In our last succession supplement, Heather Wildman, family facilitator and managing director at Saviours Associates, gave tips on starting the often tricky conversation with family members. Here she offers advice on how to keep communicating.
Succession planning is not a one-off conversation – it is a lifelong process of ongoing conversations as family members’ circumstances, aspirations and wishes change.
Listening, understanding each others’ perspectives, and having regular family meetings are all key.
Family members will likely have different views, particularly between generations.
Different generations may have differing work ethics, ways of managing, views on quality, priorities which effect how and when they show up for work, lifestyle expectations, education and experiences.
It is also important to understand how you feel.
Emotion plays a huge part in our decision-making and in our action or in-action.
It is helpful to name your feelings and identify what they relate to.
For example, you might be excited about opportunities onfarm, anxious about money or worried about family disputes.
Have regular family meetings where you all get together and are open and honest about your feelings and needs around succession.
Hold these at least once-a-year, so plans can change as life does.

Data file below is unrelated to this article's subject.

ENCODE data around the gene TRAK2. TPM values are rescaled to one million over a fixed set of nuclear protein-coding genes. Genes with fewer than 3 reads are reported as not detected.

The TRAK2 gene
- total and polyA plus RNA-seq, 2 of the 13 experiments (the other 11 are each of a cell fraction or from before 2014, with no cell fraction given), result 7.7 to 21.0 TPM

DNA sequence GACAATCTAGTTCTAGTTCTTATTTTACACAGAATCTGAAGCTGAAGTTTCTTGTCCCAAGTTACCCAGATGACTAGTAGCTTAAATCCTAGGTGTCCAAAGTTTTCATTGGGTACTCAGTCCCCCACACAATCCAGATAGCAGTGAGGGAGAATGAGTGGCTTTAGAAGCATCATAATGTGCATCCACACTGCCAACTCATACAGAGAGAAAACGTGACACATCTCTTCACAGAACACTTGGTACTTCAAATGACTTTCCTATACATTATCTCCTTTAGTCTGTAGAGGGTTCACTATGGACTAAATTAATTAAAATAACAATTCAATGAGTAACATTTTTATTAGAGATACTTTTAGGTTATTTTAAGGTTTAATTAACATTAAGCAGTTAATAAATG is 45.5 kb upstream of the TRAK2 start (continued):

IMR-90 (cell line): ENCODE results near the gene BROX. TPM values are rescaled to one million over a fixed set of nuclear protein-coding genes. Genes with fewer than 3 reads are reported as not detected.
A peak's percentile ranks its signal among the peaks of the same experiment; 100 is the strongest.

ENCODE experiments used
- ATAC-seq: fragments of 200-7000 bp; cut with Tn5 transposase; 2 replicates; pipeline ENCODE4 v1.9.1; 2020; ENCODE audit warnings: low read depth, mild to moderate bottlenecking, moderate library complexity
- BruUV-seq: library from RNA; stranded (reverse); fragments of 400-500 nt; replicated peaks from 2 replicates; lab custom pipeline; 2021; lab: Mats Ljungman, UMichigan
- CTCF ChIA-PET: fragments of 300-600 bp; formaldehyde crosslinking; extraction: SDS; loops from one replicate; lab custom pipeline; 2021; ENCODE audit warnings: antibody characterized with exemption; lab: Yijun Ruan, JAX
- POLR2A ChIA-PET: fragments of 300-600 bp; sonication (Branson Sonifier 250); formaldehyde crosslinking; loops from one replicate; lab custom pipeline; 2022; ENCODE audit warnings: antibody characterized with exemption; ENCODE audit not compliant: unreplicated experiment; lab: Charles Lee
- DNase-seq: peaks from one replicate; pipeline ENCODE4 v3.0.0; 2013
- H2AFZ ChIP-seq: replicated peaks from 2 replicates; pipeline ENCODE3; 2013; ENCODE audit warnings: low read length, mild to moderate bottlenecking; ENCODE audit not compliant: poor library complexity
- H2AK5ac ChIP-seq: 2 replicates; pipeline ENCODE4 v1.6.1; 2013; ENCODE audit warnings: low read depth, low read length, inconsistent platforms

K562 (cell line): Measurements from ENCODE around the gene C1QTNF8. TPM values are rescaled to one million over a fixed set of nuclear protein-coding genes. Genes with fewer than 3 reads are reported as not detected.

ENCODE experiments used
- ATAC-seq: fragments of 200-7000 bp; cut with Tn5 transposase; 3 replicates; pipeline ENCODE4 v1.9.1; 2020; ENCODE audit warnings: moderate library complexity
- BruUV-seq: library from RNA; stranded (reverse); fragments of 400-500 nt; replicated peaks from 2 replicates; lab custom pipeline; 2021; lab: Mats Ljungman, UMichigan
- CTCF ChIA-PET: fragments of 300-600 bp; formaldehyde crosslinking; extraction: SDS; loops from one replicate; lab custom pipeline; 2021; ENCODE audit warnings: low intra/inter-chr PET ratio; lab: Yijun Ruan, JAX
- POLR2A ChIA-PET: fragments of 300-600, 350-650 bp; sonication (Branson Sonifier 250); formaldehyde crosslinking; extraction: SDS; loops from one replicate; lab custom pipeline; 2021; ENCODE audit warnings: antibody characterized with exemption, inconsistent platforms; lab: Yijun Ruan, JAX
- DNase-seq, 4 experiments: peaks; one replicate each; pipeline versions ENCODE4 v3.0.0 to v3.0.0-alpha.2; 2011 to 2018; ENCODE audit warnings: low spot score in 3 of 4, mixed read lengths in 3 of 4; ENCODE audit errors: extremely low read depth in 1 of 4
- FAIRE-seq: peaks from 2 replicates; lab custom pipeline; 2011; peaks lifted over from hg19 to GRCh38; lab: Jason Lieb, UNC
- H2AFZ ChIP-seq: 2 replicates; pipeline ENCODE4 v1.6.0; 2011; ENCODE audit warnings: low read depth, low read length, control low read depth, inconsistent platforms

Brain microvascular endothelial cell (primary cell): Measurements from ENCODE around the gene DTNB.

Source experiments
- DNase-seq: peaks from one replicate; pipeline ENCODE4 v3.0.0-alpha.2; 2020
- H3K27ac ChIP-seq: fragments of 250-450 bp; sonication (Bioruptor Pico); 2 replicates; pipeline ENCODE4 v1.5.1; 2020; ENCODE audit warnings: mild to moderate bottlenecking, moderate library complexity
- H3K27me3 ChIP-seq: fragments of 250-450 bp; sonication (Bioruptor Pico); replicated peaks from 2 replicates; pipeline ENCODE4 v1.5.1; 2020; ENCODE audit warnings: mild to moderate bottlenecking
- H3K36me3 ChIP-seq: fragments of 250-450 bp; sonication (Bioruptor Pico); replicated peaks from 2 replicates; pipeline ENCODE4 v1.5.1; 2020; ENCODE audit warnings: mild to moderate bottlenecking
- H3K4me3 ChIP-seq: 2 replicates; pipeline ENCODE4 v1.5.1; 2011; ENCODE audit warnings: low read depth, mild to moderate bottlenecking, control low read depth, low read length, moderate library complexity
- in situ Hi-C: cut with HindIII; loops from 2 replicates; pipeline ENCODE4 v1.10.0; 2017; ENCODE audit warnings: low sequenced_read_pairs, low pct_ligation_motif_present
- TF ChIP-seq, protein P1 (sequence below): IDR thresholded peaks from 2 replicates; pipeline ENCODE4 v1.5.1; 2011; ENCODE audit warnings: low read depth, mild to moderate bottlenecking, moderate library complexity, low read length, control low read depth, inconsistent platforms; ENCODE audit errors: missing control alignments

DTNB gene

Often, people have never had the chance to speak-up.
So when asked what they want they perhaps do not know.
If that is the case, try asking what they do not want as a good place to start.
Every family is different, so do what works best for you at the time.
For example, I work with a family that goes away between Christmas and New Year to discuss their plans.
Another family holds its meetings while having a big walk.
Before the meeting, everyone should think about their goals over the coming years – personal, business, family and the whole picture.
As a family, ask; where is the business currently? Where do you want it to be? What makes you happy? What makes you unhappy?
Particularly with older family members, sometimes it is about playing the long game and sowing the seeds of a conversation.
Try to find the niche of what they want to talk about and a way to a common dream.
For example, ask them what has been their greatest achievement on-farm and if there is anything they wish they had done differently.
Use this to gently talk about what you would like to do differently as the next generation.
No-one knows how to push your buttons like your family does.
It is therefore key to try and communicate in a way which is business-like and professional during meetings.
Ensure you have an agenda, with clear topic titles and time scheduled for each.
Delegate a chairperson, or invite a third party in if things are difficult.
Consider holding it away from the farm.
Record minutes and circulate these.
Agree actions, deadlines and who is responsible for getting them done.
Understand that listening is as much a part of communication as talking.
Remove the emotion from your words, by taking the ‘I’ and ‘you’ out, so it is less personal.
Always remain respectful, do not interrupt, or pull faces and huff and puff when someone else is speaking.
Allow everyone a turn to talk, and, finally, agree what your common mission is, and your values going forward.